Once everyone had arrived and drinks were in hand we took our seats at the large communal table. It was pleasant to see couples opting to sit apart so that they could talk to more people around the table. One of the beauties of supper clubs is that opportunity to meet new people in a friendly environment and there would certainly be no uncomfortable feeling if you were to turn up on your own, as a couple of the diners did.

Our starter was a Provencal style fish soup with croutons and rouille. I thought that the fish soup would be a challenge for me as I don’t have fond memories of fish soup from childhood trips to France but I was unduly concerned. The flavour was stunning. It was rich, deep and yet still light enough to serve as a starter. Served with fillets of fish and plenty of shellfish it would have made an amazing main course. Wine recommendation: a Provence Rose.

Next up; nettles. The nettles had been blanched then sweated off to form the base of a risotto which was earthy and perfectly al dente. A few toasted pine nuts, shavings of parmesan, a drizzle of olive oil and a home-made stock which had been tended to for hours took the dish from homely weeknight supper to fine-dining. Wine recommendation: Sauvignon blanc.

I was really looking forward to the main course and the accompanying wine. It was right up my street. Braised mutton with white bean puree and greens. Danielle had chosen to cook the mutton in a good red wine with a bouquet garni and the usual stock vegetables.  Mutton has a richer, gamier flavour than lamb and when cooked long and slow, as this was, is so tender it almost melts in the mouth. The cannelini beans on which the mutton sat had been pureed with garlic, thyme and rosemary. A delicious alternative to mash potato. I’m not ashamed to say I wiped my plate clean with the freshly baked focaccia still left on the table from the start of meal. Wine recommendation: Chianti or Barbera.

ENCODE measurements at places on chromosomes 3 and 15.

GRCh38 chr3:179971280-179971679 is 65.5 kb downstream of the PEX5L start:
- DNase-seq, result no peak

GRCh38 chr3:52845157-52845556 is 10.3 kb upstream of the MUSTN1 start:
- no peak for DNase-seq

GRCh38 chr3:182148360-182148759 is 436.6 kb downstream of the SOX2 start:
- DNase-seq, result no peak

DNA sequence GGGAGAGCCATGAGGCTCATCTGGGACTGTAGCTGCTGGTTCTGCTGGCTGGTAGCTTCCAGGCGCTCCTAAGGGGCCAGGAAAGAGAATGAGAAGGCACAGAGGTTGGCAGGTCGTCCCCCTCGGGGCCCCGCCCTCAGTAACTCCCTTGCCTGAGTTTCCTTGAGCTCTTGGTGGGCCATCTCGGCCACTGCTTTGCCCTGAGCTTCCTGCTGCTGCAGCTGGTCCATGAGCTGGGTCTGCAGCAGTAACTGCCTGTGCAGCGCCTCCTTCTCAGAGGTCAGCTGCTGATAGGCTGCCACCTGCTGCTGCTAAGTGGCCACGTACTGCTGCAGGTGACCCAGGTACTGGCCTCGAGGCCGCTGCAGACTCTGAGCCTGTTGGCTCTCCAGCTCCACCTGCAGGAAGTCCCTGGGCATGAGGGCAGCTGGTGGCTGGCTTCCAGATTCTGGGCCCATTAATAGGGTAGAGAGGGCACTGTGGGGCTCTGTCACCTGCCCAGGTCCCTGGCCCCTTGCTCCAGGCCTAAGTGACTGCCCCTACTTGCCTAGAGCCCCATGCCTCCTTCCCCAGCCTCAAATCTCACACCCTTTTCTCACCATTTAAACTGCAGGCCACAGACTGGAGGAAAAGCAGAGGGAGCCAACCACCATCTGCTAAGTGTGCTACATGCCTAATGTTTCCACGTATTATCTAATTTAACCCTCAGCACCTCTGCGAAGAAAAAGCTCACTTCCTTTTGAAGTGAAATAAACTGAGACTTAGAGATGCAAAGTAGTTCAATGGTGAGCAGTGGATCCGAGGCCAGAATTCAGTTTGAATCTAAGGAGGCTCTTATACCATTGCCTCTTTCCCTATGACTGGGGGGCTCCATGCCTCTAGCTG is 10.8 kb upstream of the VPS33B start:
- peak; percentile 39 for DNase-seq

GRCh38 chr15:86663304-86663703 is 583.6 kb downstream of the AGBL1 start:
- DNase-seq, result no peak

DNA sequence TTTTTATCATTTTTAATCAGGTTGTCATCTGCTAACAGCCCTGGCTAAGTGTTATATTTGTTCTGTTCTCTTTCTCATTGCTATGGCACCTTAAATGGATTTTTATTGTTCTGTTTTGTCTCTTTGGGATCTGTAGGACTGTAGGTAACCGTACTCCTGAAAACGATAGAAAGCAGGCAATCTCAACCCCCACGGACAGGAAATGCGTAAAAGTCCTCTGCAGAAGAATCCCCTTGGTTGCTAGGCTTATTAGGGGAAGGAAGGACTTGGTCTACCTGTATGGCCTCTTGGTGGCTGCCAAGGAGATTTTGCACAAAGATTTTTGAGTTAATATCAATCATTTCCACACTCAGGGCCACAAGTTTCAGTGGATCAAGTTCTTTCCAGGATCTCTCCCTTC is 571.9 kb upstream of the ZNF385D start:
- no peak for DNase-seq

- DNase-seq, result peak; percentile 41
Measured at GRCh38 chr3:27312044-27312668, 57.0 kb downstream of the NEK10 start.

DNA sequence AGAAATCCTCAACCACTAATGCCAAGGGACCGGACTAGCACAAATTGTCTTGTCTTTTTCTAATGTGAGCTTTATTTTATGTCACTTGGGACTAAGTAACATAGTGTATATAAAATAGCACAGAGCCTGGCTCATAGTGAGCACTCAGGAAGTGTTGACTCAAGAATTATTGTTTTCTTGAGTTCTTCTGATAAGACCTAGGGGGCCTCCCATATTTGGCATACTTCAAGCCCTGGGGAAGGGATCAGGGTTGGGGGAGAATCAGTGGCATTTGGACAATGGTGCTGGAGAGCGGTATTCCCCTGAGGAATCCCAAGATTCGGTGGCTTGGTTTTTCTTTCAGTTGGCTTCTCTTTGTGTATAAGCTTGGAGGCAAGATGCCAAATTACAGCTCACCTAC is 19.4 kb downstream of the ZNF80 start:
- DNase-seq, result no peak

There was just enough room left for a light dessert! Rhubarb and Moscat jelly with poached rhubarb, bay ice cream and shortbread. The jelly was not over-sweet and had the perfect wibble, the poached rhubarb was so intensely rhubarb flavoured and a vibrant pink and they were both complimented by the fragrant, slightly savoury bay ice cream. My first taste of bay ice cream and one I’ll be looking for again. Wine recommendation: a late harvest Riesling or Tokaji.

Danielle and Georgia, having finished in the kitchen, joined us at the table where more wine, cider brandy, tea and coffee freely flowed with the conversation into the small hours.

Bishopston Supper Club felt more like a dinner party than a restaurant-style experience and yet the calibre of the chef showed in the attention to detail, presentation, depth of flavour and quality of the cooking in every course. The best of both worlds. A fabulous evening. Compliments to the chef!